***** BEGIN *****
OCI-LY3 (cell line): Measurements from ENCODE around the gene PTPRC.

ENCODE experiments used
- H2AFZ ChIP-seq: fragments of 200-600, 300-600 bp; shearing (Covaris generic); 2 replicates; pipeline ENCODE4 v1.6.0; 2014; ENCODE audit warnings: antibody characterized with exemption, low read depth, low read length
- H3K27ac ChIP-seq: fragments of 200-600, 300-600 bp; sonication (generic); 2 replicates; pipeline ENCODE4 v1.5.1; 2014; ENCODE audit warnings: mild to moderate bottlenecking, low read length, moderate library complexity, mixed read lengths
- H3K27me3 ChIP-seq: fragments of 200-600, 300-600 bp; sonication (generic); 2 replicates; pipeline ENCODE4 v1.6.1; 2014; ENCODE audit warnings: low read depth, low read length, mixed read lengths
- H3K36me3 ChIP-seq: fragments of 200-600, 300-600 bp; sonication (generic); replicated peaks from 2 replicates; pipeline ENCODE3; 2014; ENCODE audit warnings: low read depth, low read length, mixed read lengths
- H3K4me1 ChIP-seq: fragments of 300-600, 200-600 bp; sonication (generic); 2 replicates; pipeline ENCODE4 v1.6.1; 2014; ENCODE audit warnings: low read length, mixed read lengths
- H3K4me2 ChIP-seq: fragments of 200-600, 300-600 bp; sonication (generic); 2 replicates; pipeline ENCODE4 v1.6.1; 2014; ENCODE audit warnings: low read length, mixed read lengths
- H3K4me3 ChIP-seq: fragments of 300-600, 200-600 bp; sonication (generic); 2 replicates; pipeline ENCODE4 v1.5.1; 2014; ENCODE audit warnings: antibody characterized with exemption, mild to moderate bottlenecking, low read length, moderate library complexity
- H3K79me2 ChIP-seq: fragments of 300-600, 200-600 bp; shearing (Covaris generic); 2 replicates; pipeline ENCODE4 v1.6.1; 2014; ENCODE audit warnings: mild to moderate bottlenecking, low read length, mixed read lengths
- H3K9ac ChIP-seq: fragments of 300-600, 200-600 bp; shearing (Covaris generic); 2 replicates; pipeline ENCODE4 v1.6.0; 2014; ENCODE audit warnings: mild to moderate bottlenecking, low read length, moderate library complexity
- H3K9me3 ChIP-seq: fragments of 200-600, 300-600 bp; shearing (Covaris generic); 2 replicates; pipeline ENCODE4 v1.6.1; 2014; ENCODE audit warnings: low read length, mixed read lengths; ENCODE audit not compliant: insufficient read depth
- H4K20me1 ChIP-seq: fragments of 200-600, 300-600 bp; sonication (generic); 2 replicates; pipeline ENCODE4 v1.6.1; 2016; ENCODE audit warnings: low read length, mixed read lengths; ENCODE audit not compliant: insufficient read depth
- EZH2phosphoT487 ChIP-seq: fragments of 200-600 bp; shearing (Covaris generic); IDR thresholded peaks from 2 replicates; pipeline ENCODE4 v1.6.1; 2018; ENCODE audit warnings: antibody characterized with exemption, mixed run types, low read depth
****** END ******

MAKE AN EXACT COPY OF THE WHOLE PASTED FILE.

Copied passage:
OCI-LY3 (cell line): Measurements from ENCODE around the gene PTPRC.

ENCODE experiments used
- H2AFZ ChIP-seq: fragments of 200-600, 300-600 bp; shearing (Covaris generic); 2 replicates; pipeline ENCODE4 v1.6.0; 2014; ENCODE audit warnings: antibody characterized with exemption, low read depth, low read length
- H3K27ac ChIP-seq: fragments of 200-600, 300-600 bp; sonication (generic); 2 replicates; pipeline ENCODE4 v1.5.1; 2014; ENCODE audit warnings: mild to moderate bottlenecking, low read length, moderate library complexity, mixed read lengths
- H3K27me3 ChIP-seq: fragments of 200-600, 300-600 bp; sonication (generic); 2 replicates; pipeline ENCODE4 v1.6.1; 2014; ENCODE audit warnings: low read depth, low read length, mixed read lengths
- H3K36me3 ChIP-seq: fragments of 200-600, 300-600 bp; sonication (generic); replicated peaks from 2 replicates; pipeline ENCODE3; 2014; ENCODE audit warnings: low read depth, low read length, mixed read lengths
- H3K4me1 ChIP-seq: fragments of 300-600, 200-600 bp; sonication (generic); 2 replicates; pipeline ENCODE4 v1.6.1; 2014; ENCODE audit warnings: low read length, mixed read lengths
- H3K4me2 ChIP-seq: fragments of 200-600, 300-600 bp; sonication (generic); 2 replicates; pipeline ENCODE4 v1.6.1; 2014; ENCODE audit warnings: low read length, mixed read lengths
- H3K4me3 ChIP-seq: fragments of 300-600, 200-600 bp; sonication (generic); 2 replicates; pipeline ENCODE4 v1.5.1; 2014; ENCODE audit warnings: antibody characterized with exemption, mild to moderate bottlenecking, low read length, moderate library complexity
- H3K79me2 ChIP-seq: fragments of 300-600, 200-600 bp; shearing (Covaris generic); 2 replicates; pipeline ENCODE4 v1.6.1; 2014; ENCODE audit warnings: mild to moderate bottlenecking, low read length, mixed read lengths
- H3K9ac ChIP-seq: fragments of 300-600, 200-600 bp; shearing (Covaris generic); 2 replicates; pipeline ENCODE4 v1.6.0; 2014; ENCODE audit warnings: mild to moderate bottlenecking, low read length, moderate library complexity
- H3K9me3 ChIP-seq: fragments of 200-600, 300-600 bp; shearing (Covaris generic); 2 replicates; pipeline ENCODE4 v1.6.1; 2014; ENCODE audit warnings: low read length, mixed read lengths; ENCODE audit not compliant: insufficient read depth
- H4K20me1 ChIP-seq: fragments of 200-600, 300-600 bp; sonication (generic); 2 replicates; pipeline ENCODE4 v1.6.1; 2016; ENCODE audit warnings: low read length, mixed read lengths; ENCODE audit not compliant: insufficient read depth
- EZH2phosphoT487 ChIP-seq: fragments of 200-600 bp; shearing (Covaris generic); IDR thresholded peaks from 2 replicates; pipeline ENCODE4 v1.6.1; 2018; ENCODE audit warnings: antibody characterized with exemption, mixed run types, low read depth